Notwithstanding the broader social and economic concerns of this moment we’re in, it is finally a good time to be an apartment hunter.

We apologize, but this video has failed to load.

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Now, prospective tenants considering a move have options — units without thoughtful floor plans, outdoor space, a great view and daytime sun will languish. So would-be landlords are doing all they can to sweeten the deal — everything from signing incentives to rent rebates, to free parking, cable and Wi-Fi — anything to be competitive.

The question is then, how low can it go and how much longer can we expect this to last?

Given that the current state of things is a direct result of the fallout of the pandemic economy, it’s a safe bet that recovery will depend on how long it takes for life to return to some semblance of normal.

Simply put: this is a COVID problem – not a standalone crisis of the rental market. Once vaccines are widely distributed, universities and workplaces reopen, and Toronto reclaims its position as a hub for business, culture, and nightlife, it is a certainty that things will stabilize. And when it does, we will be reminded of the looming crisis we were bracing for prior to the pandemic — a housing supply falling well behind keeping pace with population growth and new immigration.

@brynnlackie

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With the real estate market still growing, here's how to invest this year – Financial Post

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This article was created by StackCommerce. While Postmedia may collect a commission on sales through the links on this page, we are not being paid by the brands mentioned.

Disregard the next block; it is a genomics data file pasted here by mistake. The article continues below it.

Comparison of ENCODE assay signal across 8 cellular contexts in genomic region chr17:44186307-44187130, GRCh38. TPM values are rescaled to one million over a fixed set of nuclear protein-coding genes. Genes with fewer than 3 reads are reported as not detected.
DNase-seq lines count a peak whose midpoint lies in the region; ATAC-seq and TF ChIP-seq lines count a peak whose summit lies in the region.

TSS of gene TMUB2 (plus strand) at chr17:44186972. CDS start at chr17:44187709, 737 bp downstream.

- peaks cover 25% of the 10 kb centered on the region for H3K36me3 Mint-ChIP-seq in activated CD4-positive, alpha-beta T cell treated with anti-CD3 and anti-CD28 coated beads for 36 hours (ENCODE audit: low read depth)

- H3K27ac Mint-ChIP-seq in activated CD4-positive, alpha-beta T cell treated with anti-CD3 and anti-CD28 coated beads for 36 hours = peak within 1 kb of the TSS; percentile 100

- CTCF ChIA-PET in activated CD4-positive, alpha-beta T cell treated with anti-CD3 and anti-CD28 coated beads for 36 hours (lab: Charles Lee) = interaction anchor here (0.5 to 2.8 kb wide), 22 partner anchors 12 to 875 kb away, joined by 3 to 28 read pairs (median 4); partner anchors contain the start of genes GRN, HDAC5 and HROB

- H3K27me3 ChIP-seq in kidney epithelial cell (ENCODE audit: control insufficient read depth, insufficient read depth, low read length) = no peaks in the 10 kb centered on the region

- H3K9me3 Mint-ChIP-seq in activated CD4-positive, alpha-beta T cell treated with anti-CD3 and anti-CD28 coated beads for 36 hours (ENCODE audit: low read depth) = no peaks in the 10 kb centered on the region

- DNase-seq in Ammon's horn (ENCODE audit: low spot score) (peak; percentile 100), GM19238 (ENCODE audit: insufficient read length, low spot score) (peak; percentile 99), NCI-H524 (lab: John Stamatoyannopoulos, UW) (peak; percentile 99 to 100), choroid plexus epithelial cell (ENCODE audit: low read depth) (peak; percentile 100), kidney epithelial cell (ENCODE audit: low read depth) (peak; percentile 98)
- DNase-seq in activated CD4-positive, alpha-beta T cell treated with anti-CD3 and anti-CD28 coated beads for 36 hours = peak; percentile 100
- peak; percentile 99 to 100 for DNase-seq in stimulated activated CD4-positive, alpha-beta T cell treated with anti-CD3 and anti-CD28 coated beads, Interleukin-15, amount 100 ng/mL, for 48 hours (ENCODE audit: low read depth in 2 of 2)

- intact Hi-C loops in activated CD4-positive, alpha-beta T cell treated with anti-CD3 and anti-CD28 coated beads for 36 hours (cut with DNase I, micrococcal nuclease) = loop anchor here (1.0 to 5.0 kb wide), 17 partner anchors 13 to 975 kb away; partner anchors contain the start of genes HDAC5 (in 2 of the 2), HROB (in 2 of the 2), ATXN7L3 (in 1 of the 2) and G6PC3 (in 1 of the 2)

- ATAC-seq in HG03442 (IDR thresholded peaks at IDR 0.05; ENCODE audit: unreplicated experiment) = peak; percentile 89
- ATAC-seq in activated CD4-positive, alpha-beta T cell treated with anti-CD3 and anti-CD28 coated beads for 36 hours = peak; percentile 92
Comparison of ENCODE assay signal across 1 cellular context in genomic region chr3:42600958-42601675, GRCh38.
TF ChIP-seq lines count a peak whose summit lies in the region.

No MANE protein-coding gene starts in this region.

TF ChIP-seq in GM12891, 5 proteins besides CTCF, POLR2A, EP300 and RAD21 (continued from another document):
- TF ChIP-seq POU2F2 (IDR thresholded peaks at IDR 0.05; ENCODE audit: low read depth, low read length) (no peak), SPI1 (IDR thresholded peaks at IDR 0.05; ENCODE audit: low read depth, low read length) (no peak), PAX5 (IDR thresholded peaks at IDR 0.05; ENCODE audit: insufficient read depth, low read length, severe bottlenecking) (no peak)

Investing in real estate has always been considered a smart move, and with so many Canadians in search of better housing thanks to the pandemic, the moment is right to strike. RBC estimates home resales in Canada increased by 13 per cent last year and predicts sales will hit an even higher level in 2021. Clearly, there is money to be made, but understanding the real estate market requires skill and know-how.

Every good investor takes time to study their intended market before making a move. Investing in a home for your entire family is considerably different from nailing down the perfect time for buying a building to flip when the demand is high. If you have ever considered purchasing an investment property, you’ve probably struggled with deciding which type of home is the right one to pour your money into. Not to mention all the other important questions you’ll need to answer for an endeavour as big as this one.

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'Enamoured with the Hammer': Toronto real estate agent rhymes about downtown Hamilton loft – TheSpec.com

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The career trajectory of Arty Basinski is a somewhat head-spinning affair. First he was a musician, writing his own songs and playing in bands. This didn’t pay the bills, though, so he went into real estate.

Early in his newfound profession, after struggling for a few months, he had a breakthrough — why not advertise the properties using the power of song?